Vietnam National Assembly Grades Country’s Leaders

By Zach Abuza

Presidential Palace, Hanoi, Vietnam. President Truong Tan Sang received high levels of support in the recent National Assembly confidence vote. Source: Jorge Lascar’s flickr photostream, used under a creative commons license.

On November 15, Vietnam’s National Assembly held a vote of confidence for 50 members of the government. The vote was an internal referendum on the Vietnam Communist Party’s performance as the vast majority are members of the Central Committee, and seven are members of the 17-man Politburo.

Vietnam’s legislature has always been an anomaly in the communist world and is by no means a rubber stamp for party decisions. Indeed, legislators routinely grill government ministers on live TV and have rejected Politburo-endorsed candidates, have refused to ratify treaties, slashed budgets, and challenged questionable government spending, such as the north- south high speed rail link. Although 80 percent of the legislators are party members and the other 20 percent rigorously screened and weeded out by the party’s Fatherland Front, the National Assembly is an embodiment of the Vietnamese character: plucky and independent.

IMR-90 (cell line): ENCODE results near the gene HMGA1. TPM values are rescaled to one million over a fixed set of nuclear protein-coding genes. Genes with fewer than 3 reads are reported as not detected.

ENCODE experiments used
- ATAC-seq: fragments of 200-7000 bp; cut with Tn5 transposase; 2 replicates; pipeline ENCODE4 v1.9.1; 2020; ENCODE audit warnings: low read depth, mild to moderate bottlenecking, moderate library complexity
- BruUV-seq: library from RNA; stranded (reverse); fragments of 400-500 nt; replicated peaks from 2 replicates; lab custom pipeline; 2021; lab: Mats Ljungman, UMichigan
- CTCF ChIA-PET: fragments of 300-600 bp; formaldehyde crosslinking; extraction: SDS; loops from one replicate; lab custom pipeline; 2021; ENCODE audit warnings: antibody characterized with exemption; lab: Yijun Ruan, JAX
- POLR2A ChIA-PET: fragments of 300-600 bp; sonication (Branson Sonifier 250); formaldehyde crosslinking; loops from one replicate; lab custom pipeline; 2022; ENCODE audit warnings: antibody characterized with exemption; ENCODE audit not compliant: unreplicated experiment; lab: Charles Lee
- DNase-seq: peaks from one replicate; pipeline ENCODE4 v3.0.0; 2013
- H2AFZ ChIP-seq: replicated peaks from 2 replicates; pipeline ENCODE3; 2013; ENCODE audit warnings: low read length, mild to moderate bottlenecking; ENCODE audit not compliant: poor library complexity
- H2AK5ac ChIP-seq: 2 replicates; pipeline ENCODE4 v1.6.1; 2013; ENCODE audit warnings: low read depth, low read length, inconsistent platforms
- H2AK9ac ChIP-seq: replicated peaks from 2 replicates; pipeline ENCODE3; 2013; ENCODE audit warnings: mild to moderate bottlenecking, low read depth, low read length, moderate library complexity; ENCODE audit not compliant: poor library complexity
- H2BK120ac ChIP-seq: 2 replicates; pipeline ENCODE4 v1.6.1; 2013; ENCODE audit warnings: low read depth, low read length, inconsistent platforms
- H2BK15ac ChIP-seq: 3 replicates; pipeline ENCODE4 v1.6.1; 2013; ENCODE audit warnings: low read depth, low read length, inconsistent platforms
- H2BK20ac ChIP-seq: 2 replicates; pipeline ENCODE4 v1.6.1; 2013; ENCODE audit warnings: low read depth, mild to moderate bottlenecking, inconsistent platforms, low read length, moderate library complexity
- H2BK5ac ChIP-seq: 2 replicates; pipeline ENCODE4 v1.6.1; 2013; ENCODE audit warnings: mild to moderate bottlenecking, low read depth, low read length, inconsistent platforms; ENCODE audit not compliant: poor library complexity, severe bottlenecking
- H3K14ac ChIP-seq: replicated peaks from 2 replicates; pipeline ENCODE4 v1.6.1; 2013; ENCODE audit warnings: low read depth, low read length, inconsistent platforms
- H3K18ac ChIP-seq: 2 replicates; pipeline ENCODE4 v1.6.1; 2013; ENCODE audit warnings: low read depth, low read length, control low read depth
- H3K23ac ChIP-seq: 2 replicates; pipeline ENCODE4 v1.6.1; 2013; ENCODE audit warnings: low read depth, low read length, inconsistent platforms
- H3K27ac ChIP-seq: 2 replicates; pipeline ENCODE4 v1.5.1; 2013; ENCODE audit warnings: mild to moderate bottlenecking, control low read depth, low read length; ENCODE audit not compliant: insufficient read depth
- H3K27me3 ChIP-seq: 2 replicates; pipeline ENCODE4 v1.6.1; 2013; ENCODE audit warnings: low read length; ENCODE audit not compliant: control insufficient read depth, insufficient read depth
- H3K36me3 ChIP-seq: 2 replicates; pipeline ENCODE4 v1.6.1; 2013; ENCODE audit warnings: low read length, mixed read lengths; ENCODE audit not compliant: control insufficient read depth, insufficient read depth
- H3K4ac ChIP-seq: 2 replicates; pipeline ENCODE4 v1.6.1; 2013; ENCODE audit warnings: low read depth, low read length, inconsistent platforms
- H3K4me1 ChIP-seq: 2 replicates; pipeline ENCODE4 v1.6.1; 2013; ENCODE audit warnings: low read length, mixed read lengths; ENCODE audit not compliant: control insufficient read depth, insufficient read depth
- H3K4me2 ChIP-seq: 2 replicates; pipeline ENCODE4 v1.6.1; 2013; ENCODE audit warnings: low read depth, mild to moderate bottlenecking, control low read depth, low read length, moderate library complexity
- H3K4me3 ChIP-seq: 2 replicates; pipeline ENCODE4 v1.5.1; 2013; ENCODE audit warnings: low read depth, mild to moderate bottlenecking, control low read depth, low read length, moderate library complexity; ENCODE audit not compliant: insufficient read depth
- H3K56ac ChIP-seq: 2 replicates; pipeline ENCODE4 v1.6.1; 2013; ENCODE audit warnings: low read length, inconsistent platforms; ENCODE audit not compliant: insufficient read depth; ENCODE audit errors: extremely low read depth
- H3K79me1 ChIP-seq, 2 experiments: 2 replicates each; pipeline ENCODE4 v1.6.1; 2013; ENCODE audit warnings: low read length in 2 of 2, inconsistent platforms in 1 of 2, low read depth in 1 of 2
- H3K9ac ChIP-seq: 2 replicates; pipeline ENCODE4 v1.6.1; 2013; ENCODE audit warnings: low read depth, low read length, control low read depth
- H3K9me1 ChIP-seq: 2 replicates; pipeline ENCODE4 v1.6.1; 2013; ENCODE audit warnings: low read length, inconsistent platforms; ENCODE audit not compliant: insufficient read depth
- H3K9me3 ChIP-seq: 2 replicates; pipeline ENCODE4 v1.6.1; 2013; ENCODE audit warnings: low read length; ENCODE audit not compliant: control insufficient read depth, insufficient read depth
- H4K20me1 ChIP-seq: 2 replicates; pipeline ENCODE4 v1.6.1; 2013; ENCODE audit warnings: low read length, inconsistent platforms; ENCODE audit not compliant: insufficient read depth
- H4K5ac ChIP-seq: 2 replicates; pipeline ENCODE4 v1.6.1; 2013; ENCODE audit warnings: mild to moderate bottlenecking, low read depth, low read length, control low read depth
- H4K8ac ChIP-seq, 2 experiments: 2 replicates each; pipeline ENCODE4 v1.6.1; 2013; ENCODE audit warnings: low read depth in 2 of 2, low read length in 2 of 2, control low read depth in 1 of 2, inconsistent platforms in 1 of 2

The recent vote of confidence had its limits. Legislators could only vote one of three ways: high confidence, confidence, low confidence. There was no opportunity to vote “no confidence.” But it was not just political theater. If two-thirds of the assembly’s 485 delegates gave someone a “low confidence” vote, it would automatically trigger a no confidence vote, in which a mere majority would lead to someone’s dismissal.

The year 2013 was the first time that the vote was held, and the results were telling. For Prime Minister Nguyen Tan Dung, a politburo member, 32 percent of the votes were for “low confidence.” The governor of the State Bank, Nguyen Van Binh, received the highest number of “low confidence votes” with 42 percent.